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Tuesday, October 7, 2008

WHAT IS A SHORT SALE?

In the real estate world, a short sale is just as it sounds. It is the process of a home seller taking less than what is still owed on the mortgage note of the home from a buyer. Of course, the short sale process cannot happen without the approval of the mortgage lending company.

You might wonder why a mortgage lending company would agree to take less from you than what you owe on your mortgage? To make a long story short, mortgage companies often get stuck with foreclosed properties that they have to pay closing costs, auction fees, taxes, repairs and liens on. Since a mortgage company is in the business of making money and lending out money, a foreclosed property makes more of a hassle for them to deal with.

If they have a homeowner that has not paid on a mortgage note for a few months, due to hardship, double mortgages or abandonment of the property, it is likely that property will become a foreclosure. In this case, the bank will have to sit on that property for months, will have to pay repair and auction costs. This means they will essentially lose money on the property.

If a borrower instead comes to them and states that they cannot pay back the full price of the loan, but can pay something close to the cost and the lender agrees to forgive the rest of the loan, this would be considered a short sale. In the world of real estate, short sales are often discussed in conjunction with pre-foreclosure sales.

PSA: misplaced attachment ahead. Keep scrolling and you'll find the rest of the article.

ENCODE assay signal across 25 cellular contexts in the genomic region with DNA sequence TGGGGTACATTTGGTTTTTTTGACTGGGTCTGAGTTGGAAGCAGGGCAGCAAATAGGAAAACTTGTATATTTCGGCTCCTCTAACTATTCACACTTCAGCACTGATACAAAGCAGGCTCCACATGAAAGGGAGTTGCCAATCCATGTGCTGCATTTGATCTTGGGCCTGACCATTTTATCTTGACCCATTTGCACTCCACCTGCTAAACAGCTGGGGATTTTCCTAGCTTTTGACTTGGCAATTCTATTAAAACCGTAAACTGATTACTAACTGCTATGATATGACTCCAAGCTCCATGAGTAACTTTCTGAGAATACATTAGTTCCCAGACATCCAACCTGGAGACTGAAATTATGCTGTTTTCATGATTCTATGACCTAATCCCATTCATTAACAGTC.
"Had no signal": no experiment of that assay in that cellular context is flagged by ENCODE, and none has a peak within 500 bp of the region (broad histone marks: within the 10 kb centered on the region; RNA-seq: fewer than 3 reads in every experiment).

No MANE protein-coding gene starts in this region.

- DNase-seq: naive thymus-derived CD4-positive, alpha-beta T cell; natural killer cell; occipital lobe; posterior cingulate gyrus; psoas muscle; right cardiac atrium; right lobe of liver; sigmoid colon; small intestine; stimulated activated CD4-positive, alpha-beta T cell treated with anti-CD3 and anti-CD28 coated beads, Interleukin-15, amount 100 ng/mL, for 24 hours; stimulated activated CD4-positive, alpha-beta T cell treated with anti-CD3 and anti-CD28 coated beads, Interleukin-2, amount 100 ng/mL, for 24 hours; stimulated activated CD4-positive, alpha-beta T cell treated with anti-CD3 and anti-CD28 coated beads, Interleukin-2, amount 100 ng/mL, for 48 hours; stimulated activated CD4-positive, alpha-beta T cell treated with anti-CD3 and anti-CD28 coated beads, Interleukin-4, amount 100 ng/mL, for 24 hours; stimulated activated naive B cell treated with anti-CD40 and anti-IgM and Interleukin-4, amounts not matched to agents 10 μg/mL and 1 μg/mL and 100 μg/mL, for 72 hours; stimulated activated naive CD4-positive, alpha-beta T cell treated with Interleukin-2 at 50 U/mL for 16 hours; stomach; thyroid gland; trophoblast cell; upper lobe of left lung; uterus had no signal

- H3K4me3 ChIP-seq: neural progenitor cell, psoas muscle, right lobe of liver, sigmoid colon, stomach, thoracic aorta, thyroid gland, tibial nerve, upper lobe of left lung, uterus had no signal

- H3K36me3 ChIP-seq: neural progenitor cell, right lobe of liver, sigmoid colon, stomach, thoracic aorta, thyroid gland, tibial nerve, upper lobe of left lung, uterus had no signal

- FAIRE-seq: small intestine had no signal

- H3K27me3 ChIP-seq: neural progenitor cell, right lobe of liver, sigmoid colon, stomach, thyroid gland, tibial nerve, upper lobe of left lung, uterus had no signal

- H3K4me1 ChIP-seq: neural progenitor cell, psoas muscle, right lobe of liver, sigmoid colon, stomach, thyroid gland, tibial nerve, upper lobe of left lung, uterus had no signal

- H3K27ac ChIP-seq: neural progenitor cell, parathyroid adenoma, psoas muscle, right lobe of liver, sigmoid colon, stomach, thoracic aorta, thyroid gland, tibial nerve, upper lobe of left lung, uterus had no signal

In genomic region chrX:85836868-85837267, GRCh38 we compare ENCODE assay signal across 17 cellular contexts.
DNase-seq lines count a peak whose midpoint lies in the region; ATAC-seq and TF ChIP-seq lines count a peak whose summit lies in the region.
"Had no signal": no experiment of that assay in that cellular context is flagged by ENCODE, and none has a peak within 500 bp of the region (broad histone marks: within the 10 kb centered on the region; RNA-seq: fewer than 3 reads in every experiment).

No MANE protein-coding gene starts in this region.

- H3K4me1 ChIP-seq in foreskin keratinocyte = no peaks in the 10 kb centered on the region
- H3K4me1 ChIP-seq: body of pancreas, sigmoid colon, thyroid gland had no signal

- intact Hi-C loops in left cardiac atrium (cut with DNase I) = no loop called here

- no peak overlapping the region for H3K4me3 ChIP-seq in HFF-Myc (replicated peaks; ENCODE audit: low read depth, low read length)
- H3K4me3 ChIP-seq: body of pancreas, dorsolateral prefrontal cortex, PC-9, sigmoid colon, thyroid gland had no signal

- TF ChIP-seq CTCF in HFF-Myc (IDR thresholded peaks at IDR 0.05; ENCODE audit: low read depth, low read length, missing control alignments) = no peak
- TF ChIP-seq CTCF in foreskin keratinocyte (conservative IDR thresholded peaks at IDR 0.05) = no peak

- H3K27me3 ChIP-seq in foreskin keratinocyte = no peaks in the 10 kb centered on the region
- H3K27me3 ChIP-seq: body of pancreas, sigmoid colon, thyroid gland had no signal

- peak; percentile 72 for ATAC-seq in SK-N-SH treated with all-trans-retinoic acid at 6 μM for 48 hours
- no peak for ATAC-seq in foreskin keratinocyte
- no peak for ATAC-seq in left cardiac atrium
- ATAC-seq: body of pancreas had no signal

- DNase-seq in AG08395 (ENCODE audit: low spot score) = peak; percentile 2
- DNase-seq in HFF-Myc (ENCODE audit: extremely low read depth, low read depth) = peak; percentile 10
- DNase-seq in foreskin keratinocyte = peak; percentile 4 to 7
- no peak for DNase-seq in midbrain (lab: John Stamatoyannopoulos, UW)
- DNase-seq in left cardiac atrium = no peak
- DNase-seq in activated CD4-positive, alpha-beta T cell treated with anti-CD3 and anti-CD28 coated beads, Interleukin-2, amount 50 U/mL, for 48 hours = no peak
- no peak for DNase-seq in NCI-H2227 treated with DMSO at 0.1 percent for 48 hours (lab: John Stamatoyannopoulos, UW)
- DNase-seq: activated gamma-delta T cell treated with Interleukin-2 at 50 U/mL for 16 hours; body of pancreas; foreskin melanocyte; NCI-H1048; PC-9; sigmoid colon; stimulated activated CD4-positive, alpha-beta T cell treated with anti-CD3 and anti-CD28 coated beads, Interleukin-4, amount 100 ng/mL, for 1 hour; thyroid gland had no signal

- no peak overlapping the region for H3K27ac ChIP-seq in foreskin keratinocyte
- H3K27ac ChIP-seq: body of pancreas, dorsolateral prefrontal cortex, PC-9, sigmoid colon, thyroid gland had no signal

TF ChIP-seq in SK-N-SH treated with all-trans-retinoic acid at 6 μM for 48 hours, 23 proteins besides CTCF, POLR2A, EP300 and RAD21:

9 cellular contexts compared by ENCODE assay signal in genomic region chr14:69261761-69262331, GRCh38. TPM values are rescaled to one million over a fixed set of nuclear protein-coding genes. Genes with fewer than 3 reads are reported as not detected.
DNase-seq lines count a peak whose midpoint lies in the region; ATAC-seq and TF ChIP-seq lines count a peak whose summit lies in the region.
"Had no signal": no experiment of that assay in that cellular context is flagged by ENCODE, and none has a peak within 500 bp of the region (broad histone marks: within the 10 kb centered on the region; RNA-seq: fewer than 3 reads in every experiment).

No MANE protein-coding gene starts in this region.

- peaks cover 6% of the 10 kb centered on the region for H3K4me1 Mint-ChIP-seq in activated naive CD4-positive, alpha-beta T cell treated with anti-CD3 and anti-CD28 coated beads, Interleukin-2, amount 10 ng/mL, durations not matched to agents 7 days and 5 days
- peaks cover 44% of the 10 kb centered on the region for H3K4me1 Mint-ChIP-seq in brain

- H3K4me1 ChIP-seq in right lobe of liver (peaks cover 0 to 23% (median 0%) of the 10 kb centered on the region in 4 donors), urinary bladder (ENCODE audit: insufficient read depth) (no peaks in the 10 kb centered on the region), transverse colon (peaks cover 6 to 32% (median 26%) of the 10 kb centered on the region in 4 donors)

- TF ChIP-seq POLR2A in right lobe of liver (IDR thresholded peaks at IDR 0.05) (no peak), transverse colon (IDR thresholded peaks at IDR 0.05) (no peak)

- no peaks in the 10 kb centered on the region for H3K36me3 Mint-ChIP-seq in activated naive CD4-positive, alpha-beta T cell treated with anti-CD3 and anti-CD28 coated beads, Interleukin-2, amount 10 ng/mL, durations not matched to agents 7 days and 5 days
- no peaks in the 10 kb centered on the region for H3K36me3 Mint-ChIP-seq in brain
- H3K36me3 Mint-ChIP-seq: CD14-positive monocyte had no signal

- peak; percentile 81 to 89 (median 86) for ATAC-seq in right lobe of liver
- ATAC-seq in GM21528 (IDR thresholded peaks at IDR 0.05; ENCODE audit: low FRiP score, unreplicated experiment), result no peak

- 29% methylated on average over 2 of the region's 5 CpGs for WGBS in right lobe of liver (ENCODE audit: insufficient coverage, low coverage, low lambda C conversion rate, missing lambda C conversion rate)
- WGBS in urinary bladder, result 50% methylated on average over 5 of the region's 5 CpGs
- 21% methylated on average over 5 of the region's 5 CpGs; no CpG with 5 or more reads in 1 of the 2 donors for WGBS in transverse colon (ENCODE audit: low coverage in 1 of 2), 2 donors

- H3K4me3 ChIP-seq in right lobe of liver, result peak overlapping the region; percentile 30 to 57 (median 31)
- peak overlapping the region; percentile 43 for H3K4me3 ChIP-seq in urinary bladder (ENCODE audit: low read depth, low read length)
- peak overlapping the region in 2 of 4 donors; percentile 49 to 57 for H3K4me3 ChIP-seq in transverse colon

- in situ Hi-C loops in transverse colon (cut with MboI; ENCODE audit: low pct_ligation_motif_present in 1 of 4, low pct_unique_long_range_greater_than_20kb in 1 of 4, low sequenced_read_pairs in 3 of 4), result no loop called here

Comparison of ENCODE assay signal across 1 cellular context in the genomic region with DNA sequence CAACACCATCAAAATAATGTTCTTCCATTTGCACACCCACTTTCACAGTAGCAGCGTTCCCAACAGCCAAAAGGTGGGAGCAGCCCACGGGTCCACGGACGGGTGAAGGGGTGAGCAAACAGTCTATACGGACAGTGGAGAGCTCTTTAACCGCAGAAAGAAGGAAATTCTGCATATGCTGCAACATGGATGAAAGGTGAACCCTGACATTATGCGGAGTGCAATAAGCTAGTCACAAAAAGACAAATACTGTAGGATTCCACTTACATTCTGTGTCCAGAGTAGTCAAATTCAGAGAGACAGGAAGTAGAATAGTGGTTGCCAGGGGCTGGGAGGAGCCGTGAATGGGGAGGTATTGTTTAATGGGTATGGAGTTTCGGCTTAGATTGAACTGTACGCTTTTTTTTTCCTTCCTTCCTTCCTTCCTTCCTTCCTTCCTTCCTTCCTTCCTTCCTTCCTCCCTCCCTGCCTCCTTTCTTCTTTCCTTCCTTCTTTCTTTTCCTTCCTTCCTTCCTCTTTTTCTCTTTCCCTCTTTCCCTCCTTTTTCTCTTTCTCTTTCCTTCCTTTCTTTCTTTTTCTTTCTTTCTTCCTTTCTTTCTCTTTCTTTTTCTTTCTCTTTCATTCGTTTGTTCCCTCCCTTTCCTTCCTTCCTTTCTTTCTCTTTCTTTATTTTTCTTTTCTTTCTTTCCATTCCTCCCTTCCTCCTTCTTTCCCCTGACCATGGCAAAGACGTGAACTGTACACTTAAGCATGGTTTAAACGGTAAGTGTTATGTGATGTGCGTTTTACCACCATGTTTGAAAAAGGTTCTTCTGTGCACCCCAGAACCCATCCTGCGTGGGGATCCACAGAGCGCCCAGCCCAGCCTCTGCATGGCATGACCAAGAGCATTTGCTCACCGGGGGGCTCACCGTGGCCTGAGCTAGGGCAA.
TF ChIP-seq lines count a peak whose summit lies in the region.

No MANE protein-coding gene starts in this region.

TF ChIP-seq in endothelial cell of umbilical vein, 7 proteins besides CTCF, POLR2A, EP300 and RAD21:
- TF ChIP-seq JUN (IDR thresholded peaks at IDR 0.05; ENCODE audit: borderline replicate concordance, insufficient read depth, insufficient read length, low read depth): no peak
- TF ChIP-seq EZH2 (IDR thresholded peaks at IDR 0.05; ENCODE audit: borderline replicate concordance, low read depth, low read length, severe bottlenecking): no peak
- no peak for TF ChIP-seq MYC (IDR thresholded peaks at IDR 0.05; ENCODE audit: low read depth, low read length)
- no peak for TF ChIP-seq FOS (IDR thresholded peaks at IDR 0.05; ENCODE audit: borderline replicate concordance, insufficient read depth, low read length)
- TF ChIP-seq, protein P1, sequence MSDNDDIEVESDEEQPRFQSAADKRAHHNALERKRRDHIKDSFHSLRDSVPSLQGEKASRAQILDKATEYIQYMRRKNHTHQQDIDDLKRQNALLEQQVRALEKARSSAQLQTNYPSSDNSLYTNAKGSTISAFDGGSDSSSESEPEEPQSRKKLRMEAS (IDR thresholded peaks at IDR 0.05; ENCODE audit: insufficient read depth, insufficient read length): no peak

In the case of a pre-foreclosure sale, a seller is trying to sell of the home in order to avoid the bank foreclosing on their home and having this affect their credit rating. If the seller has tried to sell the house the traditional way, to no avail, they will often take a short sale in order to accomplish getting rid of the loan amount due before foreclosure.

The most commonly cited reason for the mortgage company accepting a pre-foreclosure sale is because of hardship, but they may also consider this option if the home has sat on the market for a long period of time without being able to sell it and the owner is no longer able to make mortgage payments. A mortgage company may be willing to forgive a portion of the loan, but it isn’t likely unless the home has been sitting on the market for a substantial period of time and the homeowner can prove their inability to pay.

Of course there are just a few instances in which a short sale would be an option that the lending company would accept. As well, even if you are close to foreclosure, the lender will have to determine if your less than full payment would be worthwhile. Depending on your lending institution, some will require that you pay off the remaining amount of the loan, while others will require a repossession of other items to make up the difference.

If you come upon a mortgage lending company that is willing to forgive your loan, be sure that you understand the amount given is not totally free. On the contrary, the IRS will consider the amount forgiven as taxable income that will need to be taxed and included in your end of the year tax return report.

Keep in mind that your mortgage lending company can and most likely will make reference to your inability to fully pay off your mortgage on your credit report. This means that your credit report and credit score will likely take a fairly substantial hit from a short sale.

Remember as well that if an investor is only willing to pay you 20-30% less than market value for you home, they should make concessions to take on the property “as is.” This means that you should not have to go through the normal route of negotiating repairs. A pre-foreclosure sale is meant to relieve you of the burden of your home and should not come with added stress.

If you are unsure about a short sale deal someone has approached you about, consider discussing it with a real estate attorney before signing over your home

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